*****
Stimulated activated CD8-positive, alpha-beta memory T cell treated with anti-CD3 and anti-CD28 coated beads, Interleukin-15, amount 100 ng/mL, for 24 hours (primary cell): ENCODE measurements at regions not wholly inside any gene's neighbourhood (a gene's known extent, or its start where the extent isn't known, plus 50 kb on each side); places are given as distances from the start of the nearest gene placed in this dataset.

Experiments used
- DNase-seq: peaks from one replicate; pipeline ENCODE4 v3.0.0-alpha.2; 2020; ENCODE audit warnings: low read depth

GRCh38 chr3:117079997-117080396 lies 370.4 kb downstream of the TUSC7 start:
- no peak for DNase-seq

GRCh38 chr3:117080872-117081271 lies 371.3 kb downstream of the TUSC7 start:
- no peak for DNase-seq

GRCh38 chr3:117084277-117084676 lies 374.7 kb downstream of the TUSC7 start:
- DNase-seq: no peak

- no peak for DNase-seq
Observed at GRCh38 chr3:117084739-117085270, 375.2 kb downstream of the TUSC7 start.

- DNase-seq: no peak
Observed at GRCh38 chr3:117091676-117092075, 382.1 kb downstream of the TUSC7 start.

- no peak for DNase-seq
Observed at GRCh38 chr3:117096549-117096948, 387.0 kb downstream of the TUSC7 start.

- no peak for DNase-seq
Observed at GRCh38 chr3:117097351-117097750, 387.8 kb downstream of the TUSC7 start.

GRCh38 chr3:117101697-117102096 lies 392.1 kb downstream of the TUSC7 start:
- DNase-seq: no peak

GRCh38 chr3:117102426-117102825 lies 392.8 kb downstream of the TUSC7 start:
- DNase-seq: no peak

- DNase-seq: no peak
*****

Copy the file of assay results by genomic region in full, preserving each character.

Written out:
Stimulated activated CD8-positive, alpha-beta memory T cell treated with anti-CD3 and anti-CD28 coated beads, Interleukin-15, amount 100 ng/mL, for 24 hours (primary cell): ENCODE measurements at regions not wholly inside any gene's neighbourhood (a gene's known extent, or its start where the extent isn't known, plus 50 kb on each side); places are given as distances from the start of the nearest gene placed in this dataset.

Experiments used
- DNase-seq: peaks from one replicate; pipeline ENCODE4 v3.0.0-alpha.2; 2020; ENCODE audit warnings: low read depth

GRCh38 chr3:117079997-117080396 lies 370.4 kb downstream of the TUSC7 start:
- no peak for DNase-seq

GRCh38 chr3:117080872-117081271 lies 371.3 kb downstream of the TUSC7 start:
- no peak for DNase-seq

GRCh38 chr3:117084277-117084676 lies 374.7 kb downstream of the TUSC7 start:
- DNase-seq: no peak

- no peak for DNase-seq
Observed at GRCh38 chr3:117084739-117085270, 375.2 kb downstream of the TUSC7 start.

- DNase-seq: no peak
Observed at GRCh38 chr3:117091676-117092075, 382.1 kb downstream of the TUSC7 start.

- no peak for DNase-seq
Observed at GRCh38 chr3:117096549-117096948, 387.0 kb downstream of the TUSC7 start.

- no peak for DNase-seq
Observed at GRCh38 chr3:117097351-117097750, 387.8 kb downstream of the TUSC7 start.

GRCh38 chr3:117101697-117102096 lies 392.1 kb downstream of the TUSC7 start:
- DNase-seq: no peak

GRCh38 chr3:117102426-117102825 lies 392.8 kb downstream of the TUSC7 start:
- DNase-seq: no peak

- DNase-seq: no peak